Book Review: Surface Detail – Iain M. Banks

Surface Detail - Iain M. Banks

Surface Detail - Iain M. Banks

Having read the entire Banks sci-fi catalogue and a smattering of his fiction, I haven’t come across a novel of his which didn’t have a deeply woven tapestry with subtle accents. His prior novel Inversions didn’t impress me much as I found the feudal kingdom a bit tedious to tackle, and the posh lifestyle of the
king somewhat dull, but I did find the darkness and humor to my liking yet still
received 3/5 stars. Of a similar raring, Feersum Endjinn didn’t have
evoluptuously complex characters or a grand epic-ness. Surface Detail (SD) takes
negative aspects from both of these novels and shares the similar rating of 3/5 stars… which I thought I’d do for the release of SD.

Typical ofBanksian SF is the plethora of characters strewn across the galactic plane, who have a unique plot line and are fated to be joined together in extreme
circumstances in the last 10% of the novel. That sounds about right, doesn’t it?
Most characters in SD are somewhat flat: generically evil like Veppers, fairly
morbid yet motivated Quietus agent Yime, the sarcastic and blood-thirsty AI of
Demeisen and the sulky yet revengeful Lededje. The real highlights of the spread
of aliens, humans and pan-humans are the hellish plights of Prin and Chay
(escaped from hell and stuck in hell for perspective lifetimes, respectively)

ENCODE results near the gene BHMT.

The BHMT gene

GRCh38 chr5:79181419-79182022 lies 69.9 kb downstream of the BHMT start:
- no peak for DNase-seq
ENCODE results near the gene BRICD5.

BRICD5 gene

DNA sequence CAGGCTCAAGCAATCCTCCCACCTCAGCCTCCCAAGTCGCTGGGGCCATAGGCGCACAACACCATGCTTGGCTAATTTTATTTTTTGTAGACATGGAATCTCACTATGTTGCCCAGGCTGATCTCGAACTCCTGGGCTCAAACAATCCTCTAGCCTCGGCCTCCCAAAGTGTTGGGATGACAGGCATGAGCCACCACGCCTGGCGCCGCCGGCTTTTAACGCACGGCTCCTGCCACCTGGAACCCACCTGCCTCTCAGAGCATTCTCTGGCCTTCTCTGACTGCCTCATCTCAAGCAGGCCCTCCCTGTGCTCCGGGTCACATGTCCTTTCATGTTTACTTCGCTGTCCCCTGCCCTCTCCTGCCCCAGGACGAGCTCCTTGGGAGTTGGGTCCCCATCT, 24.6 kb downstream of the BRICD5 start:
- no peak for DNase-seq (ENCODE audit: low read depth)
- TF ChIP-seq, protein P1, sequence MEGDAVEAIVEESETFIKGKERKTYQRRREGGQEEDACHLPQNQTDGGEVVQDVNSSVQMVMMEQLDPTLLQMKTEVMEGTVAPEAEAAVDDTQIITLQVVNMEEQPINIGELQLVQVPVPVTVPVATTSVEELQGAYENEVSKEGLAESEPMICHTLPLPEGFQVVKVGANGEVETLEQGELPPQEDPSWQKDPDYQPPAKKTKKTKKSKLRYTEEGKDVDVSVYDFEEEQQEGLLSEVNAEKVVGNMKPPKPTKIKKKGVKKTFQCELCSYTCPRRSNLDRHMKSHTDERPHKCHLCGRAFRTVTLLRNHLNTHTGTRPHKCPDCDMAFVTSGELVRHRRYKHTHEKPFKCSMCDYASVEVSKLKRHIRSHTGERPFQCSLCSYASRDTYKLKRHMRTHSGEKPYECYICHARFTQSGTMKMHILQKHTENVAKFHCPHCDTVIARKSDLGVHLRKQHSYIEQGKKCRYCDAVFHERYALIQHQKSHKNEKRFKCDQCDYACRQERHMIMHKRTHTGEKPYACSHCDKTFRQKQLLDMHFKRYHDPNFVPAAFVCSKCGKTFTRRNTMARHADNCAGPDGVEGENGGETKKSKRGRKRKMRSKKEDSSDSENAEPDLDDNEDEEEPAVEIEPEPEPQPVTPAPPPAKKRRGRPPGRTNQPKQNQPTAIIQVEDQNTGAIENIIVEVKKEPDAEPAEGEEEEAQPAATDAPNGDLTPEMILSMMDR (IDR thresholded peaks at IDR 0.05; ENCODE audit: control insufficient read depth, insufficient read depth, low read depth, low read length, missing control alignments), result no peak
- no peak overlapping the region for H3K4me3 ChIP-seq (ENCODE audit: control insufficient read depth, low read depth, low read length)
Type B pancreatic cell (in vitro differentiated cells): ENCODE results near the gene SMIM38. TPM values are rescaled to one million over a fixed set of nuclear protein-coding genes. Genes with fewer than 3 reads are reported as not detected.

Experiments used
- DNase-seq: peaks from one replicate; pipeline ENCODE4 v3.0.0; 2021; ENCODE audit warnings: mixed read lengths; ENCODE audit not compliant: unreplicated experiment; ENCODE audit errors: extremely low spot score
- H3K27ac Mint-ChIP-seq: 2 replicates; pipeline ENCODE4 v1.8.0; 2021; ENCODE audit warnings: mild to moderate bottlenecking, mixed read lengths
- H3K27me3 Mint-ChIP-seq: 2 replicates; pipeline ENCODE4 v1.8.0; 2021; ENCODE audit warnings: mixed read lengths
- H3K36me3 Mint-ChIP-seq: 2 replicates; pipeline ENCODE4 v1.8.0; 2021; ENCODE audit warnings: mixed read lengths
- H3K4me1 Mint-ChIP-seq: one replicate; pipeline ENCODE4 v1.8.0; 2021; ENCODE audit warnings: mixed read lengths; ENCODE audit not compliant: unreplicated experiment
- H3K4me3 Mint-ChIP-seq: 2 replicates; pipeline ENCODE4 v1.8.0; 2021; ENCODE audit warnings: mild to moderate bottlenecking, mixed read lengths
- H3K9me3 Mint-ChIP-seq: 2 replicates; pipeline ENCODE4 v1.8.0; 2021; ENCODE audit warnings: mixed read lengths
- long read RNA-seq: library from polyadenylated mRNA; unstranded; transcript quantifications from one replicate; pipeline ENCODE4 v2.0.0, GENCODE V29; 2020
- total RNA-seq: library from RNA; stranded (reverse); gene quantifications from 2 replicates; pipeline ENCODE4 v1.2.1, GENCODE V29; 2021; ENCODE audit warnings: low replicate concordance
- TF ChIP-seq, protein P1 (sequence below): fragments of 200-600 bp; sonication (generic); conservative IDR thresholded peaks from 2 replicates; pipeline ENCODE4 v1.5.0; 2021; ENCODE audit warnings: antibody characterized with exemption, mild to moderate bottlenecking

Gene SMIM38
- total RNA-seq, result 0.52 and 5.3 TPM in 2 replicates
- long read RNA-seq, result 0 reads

and the trials and mindset of the cute and conniving Culture-fan of the GFCN
species, Bettlescroy. Two separate books could have been written about these
characters alone!

Veppers annoyed me the most, undoubtedly. I’ve read
enough of easily unlikable characters that I now know it’s pretty simple to
create such a beast (aggressive sexual acts ala The Algebraist or maniacal
single-mindedness ala Dark Background). Veppers takes on both these traits as
well as being filthy rich like King Quience of Inversions but also has an added
distasteful trait of acting just like and amoral, spoiled king. This character
has been made again and again by Banks and the current version of evil in the
guise of Veppers is tried, tested and now getting quite dull.

As for the
supposedly galaxy-spanning plot… well, not so much in SD. There’s a brief
scene on a Hub, horrific depictions of a virtual hell, uninspiring terrestrial
life on a bland planet which Veppers resides and a vague description of a series
of orbital factories abandoned by an extinct alien species which isn’t explored
to its fullest. Most of the novel is aboard a few Culture ships or alien
vessels, where the plot is talked about and their intentions laid out in full.
There were no large surprises behind the intentions of the major caste and the
only excitement rally came about via the war-loving, sardonic AI named Demeisen.
There are some frivolous and interesting scenes of exotic alien architecture
(like the said Tsungarial Disk orbital factory and another derelict
monstrosity).

Granted, there were a number of exotic ideas which held my
interest and imagination even while at work or exercising, but most of the novel
was just uninspiring and untried: the virtual hells should have been better
explored to a greater degree but Banks limited it to a single hell, the NR level
8 species is of similar level as the Culture but was left wholly undetailed, and
the broader greatness and sustaining quality of the Culture wasn’t delved into.

If another Culture novel is written, I do hope Banks steers away from
the `glitz and glamour’ of Special Circumstances and sticks to grassroots
Culture civilization, which is what is draws me back to his universe again and
again.

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About peterschow

"the Schow must go on"
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